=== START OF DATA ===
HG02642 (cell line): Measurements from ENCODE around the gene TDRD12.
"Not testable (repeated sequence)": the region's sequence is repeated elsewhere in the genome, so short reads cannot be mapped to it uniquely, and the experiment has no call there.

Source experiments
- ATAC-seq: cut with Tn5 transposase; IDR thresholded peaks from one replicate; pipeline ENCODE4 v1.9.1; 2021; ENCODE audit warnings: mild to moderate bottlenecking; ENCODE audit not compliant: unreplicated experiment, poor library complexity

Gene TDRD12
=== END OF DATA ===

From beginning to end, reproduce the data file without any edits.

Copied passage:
HG02642 (cell line): Measurements from ENCODE around the gene TDRD12.
"Not testable (repeated sequence)": the region's sequence is repeated elsewhere in the genome, so short reads cannot be mapped to it uniquely, and the experiment has no call there.

Source experiments
- ATAC-seq: cut with Tn5 transposase; IDR thresholded peaks from one replicate; pipeline ENCODE4 v1.9.1; 2021; ENCODE audit warnings: mild to moderate bottlenecking; ENCODE audit not compliant: unreplicated experiment, poor library complexity

Gene TDRD12